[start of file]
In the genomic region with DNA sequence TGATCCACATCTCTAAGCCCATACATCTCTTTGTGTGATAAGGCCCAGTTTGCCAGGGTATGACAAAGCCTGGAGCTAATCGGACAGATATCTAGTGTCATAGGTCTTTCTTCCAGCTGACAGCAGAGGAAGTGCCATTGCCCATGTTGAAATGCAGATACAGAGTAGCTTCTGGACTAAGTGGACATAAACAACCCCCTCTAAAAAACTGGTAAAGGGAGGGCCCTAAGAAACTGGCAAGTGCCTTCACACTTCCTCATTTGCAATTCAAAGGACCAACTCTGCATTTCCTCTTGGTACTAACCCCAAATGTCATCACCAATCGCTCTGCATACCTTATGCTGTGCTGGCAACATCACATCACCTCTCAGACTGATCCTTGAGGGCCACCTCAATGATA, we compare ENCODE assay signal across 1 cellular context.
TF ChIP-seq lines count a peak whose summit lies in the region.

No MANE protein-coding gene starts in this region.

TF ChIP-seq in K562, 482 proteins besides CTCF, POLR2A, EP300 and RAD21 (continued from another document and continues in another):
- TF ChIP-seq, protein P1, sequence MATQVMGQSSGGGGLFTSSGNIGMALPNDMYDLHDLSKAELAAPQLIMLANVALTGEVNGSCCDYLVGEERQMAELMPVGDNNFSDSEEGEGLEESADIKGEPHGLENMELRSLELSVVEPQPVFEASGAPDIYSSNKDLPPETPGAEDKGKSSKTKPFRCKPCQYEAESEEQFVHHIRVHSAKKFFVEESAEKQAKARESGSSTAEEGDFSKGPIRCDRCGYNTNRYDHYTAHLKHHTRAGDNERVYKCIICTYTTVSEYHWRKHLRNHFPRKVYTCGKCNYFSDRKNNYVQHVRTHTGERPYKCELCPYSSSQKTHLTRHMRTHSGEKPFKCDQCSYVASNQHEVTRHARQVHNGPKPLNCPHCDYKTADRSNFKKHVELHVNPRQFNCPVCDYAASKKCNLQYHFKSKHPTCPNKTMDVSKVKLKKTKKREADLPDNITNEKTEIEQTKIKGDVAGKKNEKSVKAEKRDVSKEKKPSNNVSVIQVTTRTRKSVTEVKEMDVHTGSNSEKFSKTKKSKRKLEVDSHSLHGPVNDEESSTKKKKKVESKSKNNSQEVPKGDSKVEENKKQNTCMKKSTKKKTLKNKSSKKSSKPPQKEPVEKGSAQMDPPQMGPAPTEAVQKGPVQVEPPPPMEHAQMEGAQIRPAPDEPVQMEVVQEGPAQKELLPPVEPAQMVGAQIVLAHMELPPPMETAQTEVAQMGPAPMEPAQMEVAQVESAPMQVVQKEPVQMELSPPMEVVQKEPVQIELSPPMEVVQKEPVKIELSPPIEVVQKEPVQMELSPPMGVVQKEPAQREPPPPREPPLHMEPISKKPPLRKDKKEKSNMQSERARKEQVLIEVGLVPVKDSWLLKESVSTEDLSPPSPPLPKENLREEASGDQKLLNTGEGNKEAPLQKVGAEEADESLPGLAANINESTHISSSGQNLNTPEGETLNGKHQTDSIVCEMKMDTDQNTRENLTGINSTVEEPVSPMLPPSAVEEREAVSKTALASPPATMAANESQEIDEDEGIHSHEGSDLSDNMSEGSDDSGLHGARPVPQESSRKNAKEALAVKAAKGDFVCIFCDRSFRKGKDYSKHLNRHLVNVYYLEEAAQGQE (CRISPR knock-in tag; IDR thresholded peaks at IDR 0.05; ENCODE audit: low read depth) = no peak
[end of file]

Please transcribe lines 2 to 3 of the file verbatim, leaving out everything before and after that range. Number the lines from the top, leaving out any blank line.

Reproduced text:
TF ChIP-seq lines count a peak whose summit lies in the region.

No MANE protein-coding gene starts in this region.